When the drone of Luftwaffe bombers had faded more than 560 people were dead and a city's industrial heart was aflame in one of the Second World War's most infamous air raids.
This weekend marks the 75th anniversary of the Coventry Blitz on November 14, 1940 - an 11-hour night of terror hatched by the Nazi war machine, as tons of high explosive bombs were dropped on the Midlands city.
Events marking the deadly date culminate in a peace and reconciliation concert at the iconic Coventry Cathedral this evening, with a memorial service tomorrow.
For those few still left alive today who witnessed the horror of successive nights of attacks, it will be a poignant occasion.
The huge raid, involving hundreds of bombers criss-crossing the skies, delivered a payload of thousands of fire bombs which burned through the city centre destroying factories, homes and the medieval cathedral.
At the time, the Germans claimed it was the biggest raid of the war, with Nazi propaganda chief Joseph Goebbels coining the term "Coventried" to describe any similar destructive raids.
Coventry was a key target as a centre for armaments, munitions and aeroplane engine production, with the November raid preceded by a series of deadly attacks on the city into the month of October.
So great were the casualties that the victims of those combined raids were buried in a mass grave at the city's London Road cemetery - where a stone memorial records more than 800 names.
Many of the victims were blown to pieces and could not be identified.
Michael Logan was just six when the shelter he was in was blasted apart in an October raid, as he huddled in the dark with his mother, father, and two brothers.
The bomb claimed the lives of his parents, and his younger brother leaving him orphaned in the midst of the war.
Brave rescuers desperately dug at the rubble, pulling him and elder brother Patrick from the debris and to safety.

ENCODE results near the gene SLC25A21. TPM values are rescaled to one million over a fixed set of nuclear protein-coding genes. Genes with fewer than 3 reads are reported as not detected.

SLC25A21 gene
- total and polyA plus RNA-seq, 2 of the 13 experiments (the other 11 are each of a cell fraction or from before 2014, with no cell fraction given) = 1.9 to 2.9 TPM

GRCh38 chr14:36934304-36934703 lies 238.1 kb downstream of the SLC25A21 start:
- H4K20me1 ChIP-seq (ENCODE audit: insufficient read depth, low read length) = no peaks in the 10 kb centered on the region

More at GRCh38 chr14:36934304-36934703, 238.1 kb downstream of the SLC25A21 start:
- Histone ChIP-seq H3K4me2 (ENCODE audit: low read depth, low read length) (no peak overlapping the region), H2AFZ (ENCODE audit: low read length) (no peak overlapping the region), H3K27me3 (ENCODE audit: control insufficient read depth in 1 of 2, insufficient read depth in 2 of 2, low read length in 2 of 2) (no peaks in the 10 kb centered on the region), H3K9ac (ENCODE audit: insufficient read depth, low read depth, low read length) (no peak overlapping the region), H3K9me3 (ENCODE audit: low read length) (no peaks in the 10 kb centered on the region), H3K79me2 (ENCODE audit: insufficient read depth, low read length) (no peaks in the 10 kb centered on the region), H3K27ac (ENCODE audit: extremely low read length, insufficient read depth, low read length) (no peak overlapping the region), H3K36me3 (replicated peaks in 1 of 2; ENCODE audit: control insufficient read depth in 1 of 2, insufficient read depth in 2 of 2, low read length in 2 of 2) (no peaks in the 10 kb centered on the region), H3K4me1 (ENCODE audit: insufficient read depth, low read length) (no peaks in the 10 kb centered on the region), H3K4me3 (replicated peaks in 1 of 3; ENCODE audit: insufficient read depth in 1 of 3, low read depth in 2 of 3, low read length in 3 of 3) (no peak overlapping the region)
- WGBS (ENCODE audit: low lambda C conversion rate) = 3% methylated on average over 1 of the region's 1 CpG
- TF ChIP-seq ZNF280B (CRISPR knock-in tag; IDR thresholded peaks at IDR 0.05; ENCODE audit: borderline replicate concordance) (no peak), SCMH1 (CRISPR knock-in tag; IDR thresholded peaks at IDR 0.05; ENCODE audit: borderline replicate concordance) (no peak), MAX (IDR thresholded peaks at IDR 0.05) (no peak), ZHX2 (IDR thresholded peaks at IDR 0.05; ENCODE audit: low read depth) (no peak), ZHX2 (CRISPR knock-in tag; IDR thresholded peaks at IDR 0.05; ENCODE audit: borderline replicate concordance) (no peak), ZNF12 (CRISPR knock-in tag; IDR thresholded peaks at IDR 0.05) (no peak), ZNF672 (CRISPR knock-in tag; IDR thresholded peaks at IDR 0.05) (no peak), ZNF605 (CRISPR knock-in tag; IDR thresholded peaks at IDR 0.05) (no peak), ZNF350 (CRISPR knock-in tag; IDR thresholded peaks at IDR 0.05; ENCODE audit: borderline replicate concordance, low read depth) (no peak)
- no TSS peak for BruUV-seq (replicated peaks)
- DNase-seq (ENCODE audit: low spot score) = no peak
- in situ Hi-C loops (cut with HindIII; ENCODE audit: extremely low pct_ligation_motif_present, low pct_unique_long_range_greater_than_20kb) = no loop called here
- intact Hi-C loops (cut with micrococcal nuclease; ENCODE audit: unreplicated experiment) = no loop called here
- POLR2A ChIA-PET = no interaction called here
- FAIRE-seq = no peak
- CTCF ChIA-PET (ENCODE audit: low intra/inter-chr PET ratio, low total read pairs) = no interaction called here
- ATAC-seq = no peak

His brother went to live with grandparents in Ireland, but he went to live with his uncle in the city.
Now 81-years-old - and speaking from the Coventry home he shares with his wife of 58 years, he said: "I was brought up not to like the Germans."
Many years afterwards, a cousin told him his mother had been pregnant when she was killed.
He also recounted how his father nearly escaped the deadly bomb altogether, as he was in the pub drinking with friends.
Mr Logan, a retired Rolls-Royce aeroplane factory fitter, said: "Someone went to tell him that the sirens had gone and everybody had gone to the shelter."
He added: "If he'd have stopped in the pub he probably wouldn't have got killed. But it wasn't to be."
Mr Logan admits he gained a hatred for the Germans when he was old enough to know what had happened the night his family were bombed on October 12, 1940.
But he has learned to forgive after he was given the chance to travel to Dresden in Germany in 2010.
While there, he met the survivors of the British and American raids launched in February 1945 which killed up to 25,000 people and left the eastern German city a devastated shell.
Recounting the meeting, he said: "We were having a meal and a chat, and they felt a bit sad for me and I said 'I don't hate you now, because you've been through what I've been through', and Dresden got a real hammering.
"I don't want to go through life with this hatred in my body, because it won't do you any good will it.
"They had to go to war like our lads and I don't hate the Germans now.
"I don't hate the Germans, you can't hate them can you, not when they showed me photos of what happened in Dresden. They lost a lot of people in Dresden. Lots.
"It was their leader that made the German people go to war. Hitler and his henchman.
"They couldn't say anything to him, could they. They were scared of him weren't they, when you think of it."
That spirit of reconciliation has been at the centre of the events which mark the anniversary, with the ruins of the city's old cathedral in the shadow of its new building a physical reminder.
The Dean of Coventry's cathedral, John Witcombe, said: "The ruins speak of the honesty of the truth of destruction in the world.
"We have honesty about all the violence and the damage that's around in the world, still embodied in the ruins, but in the new cathedral, this extraordinary space full of hope and beauty and healing."
He added: "It's an incredible space and if it hadn't been for the destruction, we wouldn't have this new cathedral, so it is a message of hope."
The Very Rev Witcombe said he believed the cathedral was "the best thing about Coventry".
He said: "I hope nobody will be offended by saying that. This cathedral is the iconic building of the city, everybody knows the story, people come here for all sorts of different occasions, but this is the heart of it really."